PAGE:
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Thomas Hardy (Томас Гарди (Харди))

Chorus of the Pities

     (After the Battle)

To Thee whose eye all Nature owns,
Who hurlest Dynasts from their thrones,
And liftest those of low estate
We sing, with Her men consecrate!

Yea, Great and Good, Thee, Thee we hail,
Who shak’st the strong, Who shield’st the frail,
Who hadst not shaped such souls as we
If tendermercy lacked in Thee!

Though times be when the mortal moan
Seems unascending to Thy throne,
Though seers do not as yet explain
Why Suffering sobs to Thee in vain;

We hold that Thy unscanted scope
Affords a food for final Hope,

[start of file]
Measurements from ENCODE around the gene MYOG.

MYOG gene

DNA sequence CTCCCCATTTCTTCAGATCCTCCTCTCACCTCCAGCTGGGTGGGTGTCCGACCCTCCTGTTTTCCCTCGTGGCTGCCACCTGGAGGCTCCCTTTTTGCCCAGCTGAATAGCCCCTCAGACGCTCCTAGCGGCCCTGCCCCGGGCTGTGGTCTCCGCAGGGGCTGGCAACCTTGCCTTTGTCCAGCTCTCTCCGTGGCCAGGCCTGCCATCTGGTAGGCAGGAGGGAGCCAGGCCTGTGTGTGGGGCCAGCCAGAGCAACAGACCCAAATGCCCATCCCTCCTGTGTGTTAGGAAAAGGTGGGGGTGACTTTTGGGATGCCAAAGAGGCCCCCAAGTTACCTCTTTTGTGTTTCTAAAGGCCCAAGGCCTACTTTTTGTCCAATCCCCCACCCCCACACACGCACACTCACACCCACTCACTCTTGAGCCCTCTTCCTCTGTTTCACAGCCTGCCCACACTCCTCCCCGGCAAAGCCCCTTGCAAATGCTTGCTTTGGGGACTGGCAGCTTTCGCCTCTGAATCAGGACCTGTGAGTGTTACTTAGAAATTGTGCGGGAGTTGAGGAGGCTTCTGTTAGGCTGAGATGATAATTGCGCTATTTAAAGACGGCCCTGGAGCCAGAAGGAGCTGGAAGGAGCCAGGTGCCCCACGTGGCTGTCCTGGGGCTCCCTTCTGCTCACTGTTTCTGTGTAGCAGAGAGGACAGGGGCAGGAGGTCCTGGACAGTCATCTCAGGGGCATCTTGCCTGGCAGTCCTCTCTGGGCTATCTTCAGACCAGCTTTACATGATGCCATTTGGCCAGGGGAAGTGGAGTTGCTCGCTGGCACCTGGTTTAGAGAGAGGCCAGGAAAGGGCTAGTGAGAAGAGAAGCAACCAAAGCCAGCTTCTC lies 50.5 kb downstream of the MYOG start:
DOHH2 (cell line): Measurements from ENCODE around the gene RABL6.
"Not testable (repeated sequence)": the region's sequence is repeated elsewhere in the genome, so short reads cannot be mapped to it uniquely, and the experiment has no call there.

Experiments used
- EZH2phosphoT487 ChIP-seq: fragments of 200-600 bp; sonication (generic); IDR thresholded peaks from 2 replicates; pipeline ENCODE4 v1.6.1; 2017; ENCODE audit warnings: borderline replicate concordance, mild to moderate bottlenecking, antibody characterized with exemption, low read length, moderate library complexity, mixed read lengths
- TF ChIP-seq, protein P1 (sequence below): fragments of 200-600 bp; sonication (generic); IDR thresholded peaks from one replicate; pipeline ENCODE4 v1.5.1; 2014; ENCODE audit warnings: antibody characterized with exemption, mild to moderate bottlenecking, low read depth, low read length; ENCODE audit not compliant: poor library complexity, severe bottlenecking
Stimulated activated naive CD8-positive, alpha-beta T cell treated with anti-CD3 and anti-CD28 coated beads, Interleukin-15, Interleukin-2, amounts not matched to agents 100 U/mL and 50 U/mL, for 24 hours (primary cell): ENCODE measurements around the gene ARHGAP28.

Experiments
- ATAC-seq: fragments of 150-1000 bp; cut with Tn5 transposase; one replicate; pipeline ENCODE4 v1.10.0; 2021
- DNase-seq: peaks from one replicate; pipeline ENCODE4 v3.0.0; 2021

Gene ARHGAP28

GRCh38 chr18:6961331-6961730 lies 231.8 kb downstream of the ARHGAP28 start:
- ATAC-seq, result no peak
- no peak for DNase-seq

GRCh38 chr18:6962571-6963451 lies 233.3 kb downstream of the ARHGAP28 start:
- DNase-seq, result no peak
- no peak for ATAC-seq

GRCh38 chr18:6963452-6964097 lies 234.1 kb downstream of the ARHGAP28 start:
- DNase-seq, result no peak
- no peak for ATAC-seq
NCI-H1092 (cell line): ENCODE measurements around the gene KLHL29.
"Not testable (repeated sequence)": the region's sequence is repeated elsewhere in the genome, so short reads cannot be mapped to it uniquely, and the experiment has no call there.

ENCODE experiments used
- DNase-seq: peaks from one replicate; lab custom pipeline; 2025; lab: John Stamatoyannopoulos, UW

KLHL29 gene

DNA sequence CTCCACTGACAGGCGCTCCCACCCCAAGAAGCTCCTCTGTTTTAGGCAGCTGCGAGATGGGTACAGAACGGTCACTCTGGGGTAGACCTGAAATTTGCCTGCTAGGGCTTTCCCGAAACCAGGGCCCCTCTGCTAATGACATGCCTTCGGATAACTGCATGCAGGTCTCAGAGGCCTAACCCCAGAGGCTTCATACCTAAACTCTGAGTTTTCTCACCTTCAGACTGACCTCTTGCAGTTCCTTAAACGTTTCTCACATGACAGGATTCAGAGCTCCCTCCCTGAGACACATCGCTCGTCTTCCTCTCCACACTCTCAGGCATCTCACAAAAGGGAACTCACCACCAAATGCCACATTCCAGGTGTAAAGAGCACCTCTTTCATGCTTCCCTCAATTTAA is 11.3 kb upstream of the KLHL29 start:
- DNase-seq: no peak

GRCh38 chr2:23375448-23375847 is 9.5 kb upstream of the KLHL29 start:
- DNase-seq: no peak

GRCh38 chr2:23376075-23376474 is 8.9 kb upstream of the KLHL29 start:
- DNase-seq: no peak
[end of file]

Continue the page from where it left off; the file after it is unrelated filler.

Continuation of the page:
That mild-eyed Prescience ponders nigh
Life’s loom, to lull it by and by.

Therefore we quire to highest height
The Wellwiller, the kindly Might
That balances the Vast for weal,
That purges as by wounds to heal.

The systemed suns the skies enscroll
Obey Thee in their rhythmic roll,
Ride radiantly at Thy command,
Are darkened by Thy Masterhand!

And these pale panting multitudes
Seen surging here, their moils, their moods,
All shall ‘fulfil their joy’ in Thee,
In Thee abide eternally!

Exultant adoration give
The Alone, through Whom all living live,
The Alone, in Whom all dying die,
Whose means the End shall justify!   Amen.

From ‘The Dynasts’

Thomas Hardy's other poems:
  1. The Best She Could
  2. There Seemed a Strangeness
  3. Xenophanes, the Monist of Colophon
  4. A Night of Questionings
  5. The Revisitation

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